The Popularity of College Football Grows in the South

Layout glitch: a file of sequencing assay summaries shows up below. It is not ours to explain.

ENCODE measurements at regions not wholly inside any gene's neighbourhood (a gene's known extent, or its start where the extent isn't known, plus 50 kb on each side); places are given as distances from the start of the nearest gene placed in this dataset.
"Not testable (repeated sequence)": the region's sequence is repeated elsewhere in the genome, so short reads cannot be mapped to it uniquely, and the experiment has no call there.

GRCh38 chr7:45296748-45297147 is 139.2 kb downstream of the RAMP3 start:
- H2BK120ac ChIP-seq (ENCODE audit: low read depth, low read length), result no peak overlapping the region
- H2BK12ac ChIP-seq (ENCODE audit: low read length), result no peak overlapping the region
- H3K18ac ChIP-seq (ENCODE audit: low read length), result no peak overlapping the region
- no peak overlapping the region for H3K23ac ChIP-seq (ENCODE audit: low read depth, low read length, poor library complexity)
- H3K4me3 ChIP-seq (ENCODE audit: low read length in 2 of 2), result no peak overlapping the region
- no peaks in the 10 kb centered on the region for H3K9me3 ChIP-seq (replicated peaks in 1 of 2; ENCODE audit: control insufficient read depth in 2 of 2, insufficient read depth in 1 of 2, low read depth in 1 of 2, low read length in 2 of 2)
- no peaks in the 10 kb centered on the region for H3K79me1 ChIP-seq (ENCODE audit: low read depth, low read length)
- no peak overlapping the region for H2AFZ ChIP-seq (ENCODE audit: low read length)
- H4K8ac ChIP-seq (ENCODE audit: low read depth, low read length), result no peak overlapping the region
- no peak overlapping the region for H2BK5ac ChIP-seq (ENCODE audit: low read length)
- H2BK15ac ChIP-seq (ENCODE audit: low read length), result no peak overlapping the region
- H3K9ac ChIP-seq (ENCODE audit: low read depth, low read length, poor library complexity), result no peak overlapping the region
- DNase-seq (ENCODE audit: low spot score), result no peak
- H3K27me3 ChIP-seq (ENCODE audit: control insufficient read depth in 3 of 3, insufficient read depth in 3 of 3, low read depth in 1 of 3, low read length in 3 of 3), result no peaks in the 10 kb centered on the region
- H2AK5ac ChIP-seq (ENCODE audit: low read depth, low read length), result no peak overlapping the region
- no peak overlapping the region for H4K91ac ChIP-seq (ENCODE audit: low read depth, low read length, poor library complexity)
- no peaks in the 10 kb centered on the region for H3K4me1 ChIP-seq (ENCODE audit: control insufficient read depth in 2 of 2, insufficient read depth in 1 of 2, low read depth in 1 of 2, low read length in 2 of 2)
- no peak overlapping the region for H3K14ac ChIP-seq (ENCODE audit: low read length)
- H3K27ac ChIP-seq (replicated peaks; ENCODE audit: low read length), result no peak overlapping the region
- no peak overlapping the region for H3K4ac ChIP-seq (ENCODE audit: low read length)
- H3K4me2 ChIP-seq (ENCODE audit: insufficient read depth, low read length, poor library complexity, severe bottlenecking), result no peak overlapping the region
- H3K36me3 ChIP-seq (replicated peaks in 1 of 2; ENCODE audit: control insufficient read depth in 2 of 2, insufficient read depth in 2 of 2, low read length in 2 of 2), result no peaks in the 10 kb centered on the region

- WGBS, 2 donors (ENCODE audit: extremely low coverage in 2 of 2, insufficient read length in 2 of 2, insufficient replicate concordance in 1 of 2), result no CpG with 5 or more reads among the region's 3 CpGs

Peyton Manning, Brad Hoover, Steve Spurrier, and Vince Young; what do all of these football stars and coaches have in common? They all started their football careers in the South. Football continues to grow as the South’s most popular sport. American high school and college football is a lot more popular down south than it is in the northern parts of the country. “I think going to football games is a lot of fun. I root for Alabama because of Paul “Bear” Bryant and the legend he created down there. In the South, football is a way of life. Whether it is high school, pro, or college, people love their football in the South,” said Western junior Matthew Robertson. According to a 2007 Gallup Poll on Americans’ favorite sport, 43% of people in America love watching football on Saturdays and Sundays. According to the same poll, 48% of southerners watch football as their favorite sport compared to 42% in the Midwest and 40% in the eastern United States. The main question is why? Why do people love football so much in the South compared to other areas of the country? Why do southern college football teams seem to be more successful than those in other regions? What makes it so much more popular in the South than in other areas? One word: Tradition. Tradition stands out among schools and teams in the South, and is a big reason why fans attend these games. The University of Alabama has won 21 SEC titles and a total of 12 national titles; they also have one of the richest football traditions in the entire country. In Tuscaloosa, just about every person you see is a die-hard Alabama Crimson Tide football fan. Everywhere you go, flyers and posters support the Crimson Tide. The last two BCS National Champions were teams from the southern parts of the United States. In 2006, Vince Young roughed up the Southern Cal defense and led the Texas Longhorns to a national title. In 2007, the Florida Gators handed the Ohio State Buckeyes their first and only loss of the season, crowning themselves the national champions. “I think football is popular in the South because of the tradition that so many schools have. For example, you’ve got Smokey at the University of Tennessee, you’ve got the Gator Chomp at the University of Florida, you’ve got the many rivalries such as Auburn-Alabama, Texas-Texas A&M, Georgia Tech-Georgia, it’s games like these that make people in the South enjoy this sport even more,” said Western senior Daniel Nickel. Southern-style football is not only popular in states like Virginia (Virginia Tech), Alabama (Auburn, Alabama), Louisiana (LSU), and Tennessee (UT and Vanderbilt); it is very popular here in Western North Carolina. With the ongoing success of Appalachian State, it makes the Battle of the Jug that much more special to both Mountaineer and Catamount fans. The App-Western rivalries, as well as rivalries among other in-state schools like NC State, UNC, and Wake Forest, have had successful seasons in the past that have helped increase the popularity of the sport in North Carolina. “Football is something a lot of people in the South live by. To some it is almost like a second religion. The main reason behind the sport’s popularity is because people love it, and they love seeing competition,” added Nickel. Some people go to see football for the hard hitting and the entertainment. Others go for the pure enjoyment of the game and the tradition of the teams playing. With barbeque, sweet tea, pig pickings, fried chicken, and Cheerwine being popular in the South, football games also give fans a place where they can have all of their favorite things at one time.